Funding: Business Finland (grant # 1801/31/2105) & Marie-Sklodowska-Curie (EDGE) Fellowship programme (grant agreement No. 713567)

Available from: 2019-12-01 Created: 2019-12-01 Last updated: 2024-01-23Bibliographically approved
Rhodes, R. E., Boudreau, P., Weman Josefsson, K. & Ivarsson, A. (2020). Mediators of Physical Activity Behavior Change Interventions Among Adults: A Systematic Review and Metaanalysis. Paper presented at Society of Behavioral Medicine Annual Meeting, San Francisco, California, USA, April 1-4, 2020. Annals of Behavioral Medicine, 54(S1), S100-S100
Open this publication in new window or tab >>Mediators of Physical Activity Behavior Change Interventions Among Adults: A Systematic Review and Metaanalysis
2020 (English)In: Annals of Behavioral Medicine, ISSN 0883-6612, E-ISSN 1532-4796, Vol. 54, no S1, p. S100-S100Article in journal (Refereed) Published
Place, publisher, year, edition, pages
New York, NY: Oxford University Press, 2020
National Category
Public Health, Global Health, Social Medicine and Epidemiology
Identifiers
urn:nbn:se:hh:diva-52251 (URN)10.1093/abm/kaaa009 (DOI)000546262400206 ()
Conference
Society of Behavioral Medicine Annual Meeting, San Francisco, California, USA, April 1-4, 2020
Note

Meeting Abstract: A290

Available from: 2023-12-15 Created: 2023-12-15 Last updated: 2023-12-15Bibliographically approved
Lindwall, M., Weman Josefsson, K., Stenling, A. & Markland, D. (2019). Approaching a broadened view on behavioral regulation in exercise: A closer look at different facets of introjected regulation using the revised BREQ-4. In: Abstract Book: 7th International Conference on Self-Determination Theory. May 20-24, 2019, The Netherlands. Paper presented at 7th International Conference on Self-Determination Theory, Amsterdam, Netherlands, May 20-24, 2019. , Article ID 12D-096.
Open this publication in new window or tab >>Approaching a broadened view on behavioral regulation in exercise: A closer look at different facets of introjected regulation using the revised BREQ-4
2019 (English)In: Abstract Book: 7th International Conference on Self-Determination Theory. May 20-24, 2019, The Netherlands, 2019, article id 12D-096Conference paper, Oral presentation with published abstract (Refereed)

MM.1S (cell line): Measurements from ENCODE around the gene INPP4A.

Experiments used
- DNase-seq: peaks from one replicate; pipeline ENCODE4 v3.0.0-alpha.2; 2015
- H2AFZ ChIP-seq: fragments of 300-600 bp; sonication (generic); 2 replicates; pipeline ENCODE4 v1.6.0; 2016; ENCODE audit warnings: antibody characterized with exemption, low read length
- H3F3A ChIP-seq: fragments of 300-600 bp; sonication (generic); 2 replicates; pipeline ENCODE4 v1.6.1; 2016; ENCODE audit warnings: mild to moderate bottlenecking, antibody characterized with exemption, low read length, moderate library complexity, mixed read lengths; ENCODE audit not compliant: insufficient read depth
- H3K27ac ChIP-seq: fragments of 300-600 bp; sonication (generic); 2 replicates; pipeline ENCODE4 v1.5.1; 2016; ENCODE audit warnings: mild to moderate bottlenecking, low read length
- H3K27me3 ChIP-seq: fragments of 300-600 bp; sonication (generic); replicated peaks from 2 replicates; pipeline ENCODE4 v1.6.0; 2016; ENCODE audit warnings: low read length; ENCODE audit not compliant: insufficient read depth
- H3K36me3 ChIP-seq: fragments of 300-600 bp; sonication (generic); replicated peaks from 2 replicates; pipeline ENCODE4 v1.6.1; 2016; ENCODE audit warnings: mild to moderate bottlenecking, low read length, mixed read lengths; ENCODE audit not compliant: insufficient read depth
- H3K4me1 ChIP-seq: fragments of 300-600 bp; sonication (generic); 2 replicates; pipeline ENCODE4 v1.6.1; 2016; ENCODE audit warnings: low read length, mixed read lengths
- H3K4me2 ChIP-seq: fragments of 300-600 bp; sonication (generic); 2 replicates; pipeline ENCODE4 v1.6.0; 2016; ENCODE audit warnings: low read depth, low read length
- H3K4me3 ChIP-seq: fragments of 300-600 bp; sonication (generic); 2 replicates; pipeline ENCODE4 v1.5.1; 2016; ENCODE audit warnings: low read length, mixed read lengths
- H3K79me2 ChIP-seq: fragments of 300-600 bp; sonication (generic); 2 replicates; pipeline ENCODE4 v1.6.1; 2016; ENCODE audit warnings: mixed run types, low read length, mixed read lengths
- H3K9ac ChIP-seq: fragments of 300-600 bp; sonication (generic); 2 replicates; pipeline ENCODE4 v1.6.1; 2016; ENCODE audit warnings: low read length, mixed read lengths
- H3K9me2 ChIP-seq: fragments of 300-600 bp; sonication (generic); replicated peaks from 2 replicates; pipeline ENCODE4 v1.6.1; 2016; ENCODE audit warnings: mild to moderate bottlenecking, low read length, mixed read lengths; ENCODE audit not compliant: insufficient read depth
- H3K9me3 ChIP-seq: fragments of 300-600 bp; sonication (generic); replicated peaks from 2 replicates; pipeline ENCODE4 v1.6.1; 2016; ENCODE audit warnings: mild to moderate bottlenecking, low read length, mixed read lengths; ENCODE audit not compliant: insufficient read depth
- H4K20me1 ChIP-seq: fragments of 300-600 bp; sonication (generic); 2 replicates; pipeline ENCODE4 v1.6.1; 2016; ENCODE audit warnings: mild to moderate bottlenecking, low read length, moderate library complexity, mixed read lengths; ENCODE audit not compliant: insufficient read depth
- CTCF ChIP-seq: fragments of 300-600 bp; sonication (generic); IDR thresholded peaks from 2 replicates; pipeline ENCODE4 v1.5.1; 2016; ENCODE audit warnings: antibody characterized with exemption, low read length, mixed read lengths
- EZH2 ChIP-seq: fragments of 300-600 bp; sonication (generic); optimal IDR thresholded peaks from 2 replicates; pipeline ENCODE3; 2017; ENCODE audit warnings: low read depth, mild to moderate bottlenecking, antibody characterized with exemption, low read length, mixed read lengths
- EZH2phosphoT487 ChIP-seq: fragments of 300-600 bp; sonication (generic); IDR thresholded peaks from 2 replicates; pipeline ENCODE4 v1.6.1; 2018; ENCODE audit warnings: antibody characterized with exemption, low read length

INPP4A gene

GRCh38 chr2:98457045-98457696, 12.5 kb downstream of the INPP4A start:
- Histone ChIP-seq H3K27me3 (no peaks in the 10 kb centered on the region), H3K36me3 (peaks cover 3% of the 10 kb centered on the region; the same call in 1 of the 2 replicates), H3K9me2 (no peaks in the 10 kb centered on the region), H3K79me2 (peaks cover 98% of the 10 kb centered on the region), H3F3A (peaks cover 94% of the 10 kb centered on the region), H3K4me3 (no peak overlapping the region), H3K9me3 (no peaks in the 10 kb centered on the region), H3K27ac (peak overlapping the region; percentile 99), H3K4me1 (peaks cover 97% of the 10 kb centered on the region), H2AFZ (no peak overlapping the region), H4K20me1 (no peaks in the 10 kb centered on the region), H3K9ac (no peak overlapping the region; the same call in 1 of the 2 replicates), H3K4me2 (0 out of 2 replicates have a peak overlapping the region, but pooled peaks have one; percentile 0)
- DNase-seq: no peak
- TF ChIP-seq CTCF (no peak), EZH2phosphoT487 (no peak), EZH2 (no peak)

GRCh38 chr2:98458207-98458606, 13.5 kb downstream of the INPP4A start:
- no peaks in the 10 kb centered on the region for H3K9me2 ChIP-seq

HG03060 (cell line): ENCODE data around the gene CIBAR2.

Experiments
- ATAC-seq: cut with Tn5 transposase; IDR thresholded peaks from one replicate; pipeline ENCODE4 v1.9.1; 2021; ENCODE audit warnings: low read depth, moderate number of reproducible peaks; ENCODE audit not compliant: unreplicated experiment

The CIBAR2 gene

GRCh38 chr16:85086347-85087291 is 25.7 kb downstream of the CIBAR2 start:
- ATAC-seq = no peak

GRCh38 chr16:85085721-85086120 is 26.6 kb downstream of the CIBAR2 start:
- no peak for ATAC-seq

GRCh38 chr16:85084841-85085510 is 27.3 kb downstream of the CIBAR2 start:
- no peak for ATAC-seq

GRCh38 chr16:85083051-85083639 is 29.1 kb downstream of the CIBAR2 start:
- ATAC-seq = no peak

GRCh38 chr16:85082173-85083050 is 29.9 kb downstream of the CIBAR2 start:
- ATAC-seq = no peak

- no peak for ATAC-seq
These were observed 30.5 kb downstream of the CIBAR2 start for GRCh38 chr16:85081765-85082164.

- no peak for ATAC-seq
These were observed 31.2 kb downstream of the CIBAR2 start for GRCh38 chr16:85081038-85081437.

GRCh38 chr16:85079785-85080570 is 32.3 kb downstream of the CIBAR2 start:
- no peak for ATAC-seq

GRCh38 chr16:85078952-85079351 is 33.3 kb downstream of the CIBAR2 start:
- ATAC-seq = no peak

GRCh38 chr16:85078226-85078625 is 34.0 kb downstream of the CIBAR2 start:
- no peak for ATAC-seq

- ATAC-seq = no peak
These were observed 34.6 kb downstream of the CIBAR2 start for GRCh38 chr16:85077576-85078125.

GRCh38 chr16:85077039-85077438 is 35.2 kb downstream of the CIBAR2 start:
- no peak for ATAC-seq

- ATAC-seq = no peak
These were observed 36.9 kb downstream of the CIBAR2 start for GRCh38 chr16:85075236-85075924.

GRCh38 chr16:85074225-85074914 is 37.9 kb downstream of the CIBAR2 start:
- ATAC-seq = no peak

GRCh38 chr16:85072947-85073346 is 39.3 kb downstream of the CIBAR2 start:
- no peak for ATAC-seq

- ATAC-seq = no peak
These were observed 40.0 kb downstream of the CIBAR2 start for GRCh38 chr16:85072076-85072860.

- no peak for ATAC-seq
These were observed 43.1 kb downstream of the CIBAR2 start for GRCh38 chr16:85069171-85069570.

Abstract [en]

Identifying different types of motivation that regulate behavior in an exercise context has been of high interest in exercise psychology science. One of the most widely used instruments for this purpose is the Behavioural Regulation in Exercise Questionnaire-2 (BREQ-2; Markland & Tobin, 2004), which recently has been revised (BREQ-3, Cid et al., 2018) to include also integrated regulation. In previous work, questions have been raised about the nature of introjected regulation, suggesting it can be divided into two different types of regulations, mirroring avoidance and approach.  Therefore, BREQ-3 has been further revised to include items that measure: two facets of introjected regulation (approach and avoidance), resulting in a 28-item instrument (named BREQ-4) measuring seven types of exercise regulation.

The purpose of this paper is to examine: (i) the factorial structure of the new and revised instrument BREQ-4; and (ii) associations between the two newly developed facets of introjected regulation (approach and avoidance), exercise behavior and the other types of regulation in the context of exercise.

Two subsamples, one from the UK consisting of 412 younger (mean age: 21.6 years) adults recruited from various Facebook groups, and one from Sweden, consisting of 369 middle aged (mean age: 40.7) working individuals, also recruited via Facebook, were used. In both samples, data was collected online through Qualtrics. Structural equation modeling was used to examine factorial validity and associations between latent constructs of exercise regulation in BREQ-4 and self-reported exercise behavior.

Confirmatory factor analysis revealed that the 28-item 7-factor model displayed acceptable fit to data in both samples. Configural and metric invariance, but not scalar invariance, between the two samples was established. Avoidance regulation was unrelated to exercise behavior in both samples, whereas approach regulation was weakly and positively associated with exercise in the UK sample. Avoidance and approach was moderately to strongly associated in both samples. In terms of patterns of associations with the other types of regulations, results were similar in both samples: avoidance was more strongly associated with extrinsic regulation whereas approach was more robustly associated with self-determined types of motivation (identified, integrated and intrinsic motivation).  

Keywords
self-determination theory, BREQ-4, introjected regulation, motivation
National Category
Psychology (excluding Applied Psychology)
Identifiers
urn:nbn:se:hh:diva-39500 (URN)
Conference
7th International Conference on Self-Determination Theory, Amsterdam, Netherlands, May 20-24, 2019
Available from: 2019-05-27 Created: 2019-05-27 Last updated: 2019-09-04Bibliographically approved
Projects
GoFaR - Digital support systems for sustainable motivation to physical activity and health [2019-00962_Vinnova]; Halmstad University
Organisations
Identifiers
ORCID iD: ORCID iD iconorcid.org/0000-0003-4608-7300